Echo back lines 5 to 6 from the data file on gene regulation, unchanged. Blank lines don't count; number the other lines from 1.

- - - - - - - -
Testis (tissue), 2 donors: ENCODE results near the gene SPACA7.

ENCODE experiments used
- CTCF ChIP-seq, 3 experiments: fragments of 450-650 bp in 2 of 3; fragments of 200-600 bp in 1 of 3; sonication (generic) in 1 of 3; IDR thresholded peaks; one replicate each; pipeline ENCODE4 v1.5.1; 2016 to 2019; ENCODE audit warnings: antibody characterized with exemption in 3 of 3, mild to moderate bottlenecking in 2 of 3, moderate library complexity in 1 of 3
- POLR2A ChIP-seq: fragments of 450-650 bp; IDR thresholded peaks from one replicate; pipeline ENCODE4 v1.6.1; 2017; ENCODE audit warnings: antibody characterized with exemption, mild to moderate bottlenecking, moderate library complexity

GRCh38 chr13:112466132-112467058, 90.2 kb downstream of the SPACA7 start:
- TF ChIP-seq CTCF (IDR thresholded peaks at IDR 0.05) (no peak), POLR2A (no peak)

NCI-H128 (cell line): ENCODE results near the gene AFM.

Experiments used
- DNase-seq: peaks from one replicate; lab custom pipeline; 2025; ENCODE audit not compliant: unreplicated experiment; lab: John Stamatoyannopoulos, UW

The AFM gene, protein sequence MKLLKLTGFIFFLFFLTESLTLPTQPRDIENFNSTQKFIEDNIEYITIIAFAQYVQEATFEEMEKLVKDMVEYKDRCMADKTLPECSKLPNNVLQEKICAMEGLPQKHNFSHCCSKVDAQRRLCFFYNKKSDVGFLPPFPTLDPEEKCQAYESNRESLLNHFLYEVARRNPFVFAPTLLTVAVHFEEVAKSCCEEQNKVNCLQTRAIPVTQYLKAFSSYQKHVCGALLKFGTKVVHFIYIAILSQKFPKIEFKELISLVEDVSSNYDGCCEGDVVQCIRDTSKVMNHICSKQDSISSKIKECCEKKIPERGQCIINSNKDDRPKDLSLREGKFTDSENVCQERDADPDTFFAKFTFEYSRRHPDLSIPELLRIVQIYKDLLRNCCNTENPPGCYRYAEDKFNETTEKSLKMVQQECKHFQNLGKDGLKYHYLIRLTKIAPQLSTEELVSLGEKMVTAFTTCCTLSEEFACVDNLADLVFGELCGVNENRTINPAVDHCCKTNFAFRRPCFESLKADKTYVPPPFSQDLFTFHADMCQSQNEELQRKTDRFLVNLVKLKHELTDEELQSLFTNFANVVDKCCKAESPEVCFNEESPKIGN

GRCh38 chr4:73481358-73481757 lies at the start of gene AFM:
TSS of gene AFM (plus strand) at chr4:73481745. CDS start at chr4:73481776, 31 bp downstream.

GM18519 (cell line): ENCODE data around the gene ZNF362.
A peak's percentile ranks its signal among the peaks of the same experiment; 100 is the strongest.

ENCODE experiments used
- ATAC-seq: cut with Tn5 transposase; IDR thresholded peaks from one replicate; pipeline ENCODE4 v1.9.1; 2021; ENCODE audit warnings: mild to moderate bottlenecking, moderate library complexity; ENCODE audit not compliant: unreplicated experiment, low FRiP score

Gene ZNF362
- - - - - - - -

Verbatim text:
GRCh38 chr13:112466132-112467058, 90.2 kb downstream of the SPACA7 start:
- TF ChIP-seq CTCF (IDR thresholded peaks at IDR 0.05) (no peak), POLR2A (no peak)